5 Money Temptations to Flee From
There is a reason Jesus spoke so frequently on money. No, the Son was not fundraising for the Father. God was not looking at His heavenly bank account balance and fretting over how He would accomplish His plans with such few resources. God does not need our financial resources. They are already His.
Jesus spoke so frequently on money because the way we view and manage the financial resources that God has entrusted to us reveals our hearts. And while money can certainly be a blessing for our families and a tool to advance God’s Kingdom, it has a way of gripping our hearts and drawing us away from God. The allure of money is strong, and it will either draw us toward (Matthew 6:21) or away from God (Mark 4:19). When money is not put in its proper place, it can become corrosive to the soul. To deny or ignore this is unwise.
As we go review Scripture, we find some money temptations of which we must be aware and from which we must flee. We must be careful not to dabble in or justify the temptations. By fleeing these temptations, we keep money in its proper place and experience what God has promised for those who do.
Here are five money temptations to flee from:
1. The temptation to desire riches.
As we look at Scripture, we do not find that, in and of themselves, riches to be wrong. In can be a blessing from God. However, the Bible is clear that the desire to get rich for self-serving purposes leads people astray in many ways. 1 Timothy 6:9 says, “Those who want to get rich fall into temptation and a trap and into many foolish and harmful desires that plunge people into ruin and destruction” (NIV).
2. The temptation to love money.
Scripture is clear, our God is a jealous God. This simply means He has no desire to share our hearts. He wants all of it. Hebrews 13:5 tells us to “flee from the love of money.” Matthew 6:24 says, “No one can serve two masters. Either you will hate the one and love the other, or you will be devoted to the one and despise the other. You cannot serve both God and money” (NIV). And what happens when we devote ourselves to money? Mark 4:19 answers this question—"but the worries of this life, the deceitfulness of wealth and the desires for other things come in and choke the word, making it unfruitful” (NIV).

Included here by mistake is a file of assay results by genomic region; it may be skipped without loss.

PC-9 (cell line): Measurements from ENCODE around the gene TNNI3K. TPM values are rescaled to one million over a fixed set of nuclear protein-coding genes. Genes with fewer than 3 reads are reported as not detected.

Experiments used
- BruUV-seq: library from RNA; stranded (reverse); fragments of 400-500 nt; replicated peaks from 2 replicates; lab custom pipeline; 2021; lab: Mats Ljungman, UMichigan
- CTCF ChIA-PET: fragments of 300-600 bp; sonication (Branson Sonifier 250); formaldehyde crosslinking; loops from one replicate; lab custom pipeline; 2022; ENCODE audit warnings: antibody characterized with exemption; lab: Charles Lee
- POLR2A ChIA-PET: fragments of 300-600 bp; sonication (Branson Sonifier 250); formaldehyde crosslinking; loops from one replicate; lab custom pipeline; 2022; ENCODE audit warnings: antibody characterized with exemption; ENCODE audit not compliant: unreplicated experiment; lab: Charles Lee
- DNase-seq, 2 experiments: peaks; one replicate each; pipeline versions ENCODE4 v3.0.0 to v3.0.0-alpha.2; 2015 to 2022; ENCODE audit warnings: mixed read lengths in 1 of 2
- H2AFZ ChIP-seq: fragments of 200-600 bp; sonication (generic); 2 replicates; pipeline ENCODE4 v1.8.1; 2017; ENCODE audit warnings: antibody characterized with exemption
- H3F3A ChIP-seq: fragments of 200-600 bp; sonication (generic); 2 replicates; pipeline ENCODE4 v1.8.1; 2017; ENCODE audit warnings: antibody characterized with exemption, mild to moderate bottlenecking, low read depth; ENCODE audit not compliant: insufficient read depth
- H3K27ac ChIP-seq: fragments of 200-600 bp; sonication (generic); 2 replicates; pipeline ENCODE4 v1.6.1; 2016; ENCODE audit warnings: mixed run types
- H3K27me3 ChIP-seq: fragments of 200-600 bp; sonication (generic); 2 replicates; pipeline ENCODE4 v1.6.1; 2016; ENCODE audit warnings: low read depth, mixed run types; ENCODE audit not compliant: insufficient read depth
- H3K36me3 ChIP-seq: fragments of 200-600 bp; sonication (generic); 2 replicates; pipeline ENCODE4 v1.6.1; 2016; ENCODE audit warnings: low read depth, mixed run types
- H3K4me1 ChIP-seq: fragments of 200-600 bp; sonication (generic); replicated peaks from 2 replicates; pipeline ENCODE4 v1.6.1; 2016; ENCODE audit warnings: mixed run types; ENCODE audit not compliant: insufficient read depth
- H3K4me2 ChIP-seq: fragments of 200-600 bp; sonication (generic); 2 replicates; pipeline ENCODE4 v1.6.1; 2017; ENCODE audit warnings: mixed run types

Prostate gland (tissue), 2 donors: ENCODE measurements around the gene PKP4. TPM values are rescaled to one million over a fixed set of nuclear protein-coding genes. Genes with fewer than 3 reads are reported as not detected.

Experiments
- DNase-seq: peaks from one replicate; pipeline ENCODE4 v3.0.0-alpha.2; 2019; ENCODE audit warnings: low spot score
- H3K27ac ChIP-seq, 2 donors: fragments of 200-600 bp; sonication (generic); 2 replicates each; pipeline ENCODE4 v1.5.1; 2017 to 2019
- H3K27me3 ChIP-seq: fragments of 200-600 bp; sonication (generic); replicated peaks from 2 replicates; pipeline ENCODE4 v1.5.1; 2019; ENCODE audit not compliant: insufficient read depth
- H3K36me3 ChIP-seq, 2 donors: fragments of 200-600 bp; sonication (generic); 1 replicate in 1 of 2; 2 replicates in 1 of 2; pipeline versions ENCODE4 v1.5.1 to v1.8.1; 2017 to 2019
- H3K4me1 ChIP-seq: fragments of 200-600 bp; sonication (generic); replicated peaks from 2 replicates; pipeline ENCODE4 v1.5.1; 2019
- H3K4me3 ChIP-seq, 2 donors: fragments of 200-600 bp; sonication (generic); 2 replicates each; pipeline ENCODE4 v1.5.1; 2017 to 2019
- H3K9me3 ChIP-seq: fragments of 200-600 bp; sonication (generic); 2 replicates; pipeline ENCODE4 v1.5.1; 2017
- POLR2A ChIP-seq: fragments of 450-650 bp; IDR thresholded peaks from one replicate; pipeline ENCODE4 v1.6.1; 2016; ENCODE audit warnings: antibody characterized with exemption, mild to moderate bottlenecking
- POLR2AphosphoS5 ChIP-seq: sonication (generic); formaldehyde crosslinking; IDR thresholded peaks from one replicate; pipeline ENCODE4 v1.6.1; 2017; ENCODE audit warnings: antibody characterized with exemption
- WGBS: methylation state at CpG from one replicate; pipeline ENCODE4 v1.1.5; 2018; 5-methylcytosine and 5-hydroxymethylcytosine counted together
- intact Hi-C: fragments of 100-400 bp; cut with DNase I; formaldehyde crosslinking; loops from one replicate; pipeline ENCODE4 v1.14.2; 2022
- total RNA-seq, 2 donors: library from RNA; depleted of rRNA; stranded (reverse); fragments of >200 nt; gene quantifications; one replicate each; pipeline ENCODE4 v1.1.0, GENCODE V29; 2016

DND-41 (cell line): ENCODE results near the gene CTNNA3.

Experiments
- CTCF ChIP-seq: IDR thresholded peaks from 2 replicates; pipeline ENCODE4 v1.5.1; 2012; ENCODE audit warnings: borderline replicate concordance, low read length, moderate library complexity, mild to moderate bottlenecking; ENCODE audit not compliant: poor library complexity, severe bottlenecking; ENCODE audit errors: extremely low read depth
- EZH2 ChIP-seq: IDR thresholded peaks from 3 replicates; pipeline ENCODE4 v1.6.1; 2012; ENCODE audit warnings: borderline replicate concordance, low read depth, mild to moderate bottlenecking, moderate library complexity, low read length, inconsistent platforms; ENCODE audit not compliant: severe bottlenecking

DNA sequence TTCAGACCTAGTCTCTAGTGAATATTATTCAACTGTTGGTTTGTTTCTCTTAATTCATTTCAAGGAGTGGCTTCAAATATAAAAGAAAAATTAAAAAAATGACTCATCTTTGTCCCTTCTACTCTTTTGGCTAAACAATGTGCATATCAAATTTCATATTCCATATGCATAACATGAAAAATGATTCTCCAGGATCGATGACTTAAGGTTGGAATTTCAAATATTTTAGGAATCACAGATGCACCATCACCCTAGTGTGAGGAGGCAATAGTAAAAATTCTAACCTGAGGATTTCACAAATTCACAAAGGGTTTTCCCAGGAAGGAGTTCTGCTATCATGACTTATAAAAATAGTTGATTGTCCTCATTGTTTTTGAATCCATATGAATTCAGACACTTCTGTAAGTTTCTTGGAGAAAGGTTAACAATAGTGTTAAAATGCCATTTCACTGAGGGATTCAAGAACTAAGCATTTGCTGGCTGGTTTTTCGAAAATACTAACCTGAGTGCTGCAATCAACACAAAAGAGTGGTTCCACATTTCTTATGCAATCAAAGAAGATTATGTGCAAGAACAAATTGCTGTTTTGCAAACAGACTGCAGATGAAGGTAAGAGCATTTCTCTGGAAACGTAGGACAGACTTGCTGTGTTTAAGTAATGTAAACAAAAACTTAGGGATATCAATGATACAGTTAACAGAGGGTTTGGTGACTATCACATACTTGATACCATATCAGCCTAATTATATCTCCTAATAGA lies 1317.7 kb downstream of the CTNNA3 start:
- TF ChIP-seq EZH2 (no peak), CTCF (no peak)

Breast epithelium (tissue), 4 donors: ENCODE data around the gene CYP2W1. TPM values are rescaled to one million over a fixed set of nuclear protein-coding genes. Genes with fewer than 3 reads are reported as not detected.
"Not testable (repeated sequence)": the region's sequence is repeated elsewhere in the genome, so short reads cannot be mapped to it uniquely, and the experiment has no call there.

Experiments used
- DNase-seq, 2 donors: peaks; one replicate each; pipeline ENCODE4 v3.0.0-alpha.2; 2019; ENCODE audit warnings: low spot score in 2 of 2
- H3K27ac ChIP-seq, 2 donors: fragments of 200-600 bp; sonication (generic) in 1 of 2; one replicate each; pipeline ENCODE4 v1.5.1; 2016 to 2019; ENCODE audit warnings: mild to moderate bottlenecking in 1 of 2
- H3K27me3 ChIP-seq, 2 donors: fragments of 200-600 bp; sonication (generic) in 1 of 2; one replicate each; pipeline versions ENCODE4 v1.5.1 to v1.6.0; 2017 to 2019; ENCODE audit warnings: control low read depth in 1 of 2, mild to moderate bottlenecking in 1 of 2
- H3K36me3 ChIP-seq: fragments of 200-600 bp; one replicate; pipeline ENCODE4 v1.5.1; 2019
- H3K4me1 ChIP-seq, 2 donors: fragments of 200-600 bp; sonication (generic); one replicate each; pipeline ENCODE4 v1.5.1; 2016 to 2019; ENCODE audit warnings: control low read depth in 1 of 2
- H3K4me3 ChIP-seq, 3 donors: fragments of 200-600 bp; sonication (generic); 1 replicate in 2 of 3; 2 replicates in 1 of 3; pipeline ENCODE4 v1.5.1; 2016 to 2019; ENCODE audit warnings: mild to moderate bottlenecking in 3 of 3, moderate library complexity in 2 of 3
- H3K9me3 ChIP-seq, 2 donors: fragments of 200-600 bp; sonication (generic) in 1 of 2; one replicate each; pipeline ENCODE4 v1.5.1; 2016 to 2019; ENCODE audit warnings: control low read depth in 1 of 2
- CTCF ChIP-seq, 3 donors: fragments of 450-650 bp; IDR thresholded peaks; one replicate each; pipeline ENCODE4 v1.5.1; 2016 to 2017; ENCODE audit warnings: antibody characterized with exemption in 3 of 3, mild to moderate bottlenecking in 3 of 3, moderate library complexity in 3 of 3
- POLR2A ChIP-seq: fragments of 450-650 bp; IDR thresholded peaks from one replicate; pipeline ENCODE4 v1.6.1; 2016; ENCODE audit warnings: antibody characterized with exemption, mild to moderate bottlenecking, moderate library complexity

The allure of money is strong, and it will either draw us toward (Matthew 6:21) or away from God (Mark 4:19).
3. The temptation to be stingy.
God has designed us, not to be hoarders, but conduits through which His generosity flows. God provides us several warnings those who hold tightly to their wealth. Proverbs 28:22 says, “The stingy are eager to get rich and are unaware that poverty awaits them” (NIV). Proverbs 11:24 says, “One person gives freely, yet gains even more; another withholds unduly, but comes to poverty” (NIV). The result of stinginess is loss and a temptation from which to flee.
4. The temptation to put our hope in money.
In 1 Timothy 6:17, we find Paul encouraging Timothy to communicate something of utmost importance to the wealthy in his church:
“Command those who are rich in this present world not to be arrogant nor to put their hope in wealth, which is so uncertain, but to put their hope in God, who richly provides us with everything for our enjoyment” (NIV).
What happens when we place our hope in money? Our hope can literally fluctuate with the economy. One day, we are confident. The next day, we are insecure. Money is not a place to put our eternal hope. Our hope is to be found in Him who do not change—Jesus. He is the only hope in whom we can have full confidence.
5. The temptation to not put God first in our finances.
In Proverbs 3:5-8, we are encouraged to place our full trust in God and to avoid being wise in our own eyes. Then, in Proverbs 3:9, we are given a practical way for this to be demonstrated in our own lives—"Honor the Lord with your wealth, with the firstfruits of all your crops” (NIV). The very first thing we are to do with our finances is to give. Placing God first in your finances demonstrates trust in God’s provision and promises. The act also goes against all human wisdom, where generosity typically comes from our financial leftovers. We cover our needs and wants first. God’s Kingdom flips this on it head—we give first, fully trusting God’s provision and promises.
The rich young ruler should be warning for us all. This man looked Jesus in the eye and turned away. Why? His hope was found in possessions and not the Provider. He sadly walked away because his heart had gripped tightly to wealth. Flee from money temptations. Money is a tool. Use money in the way God intended.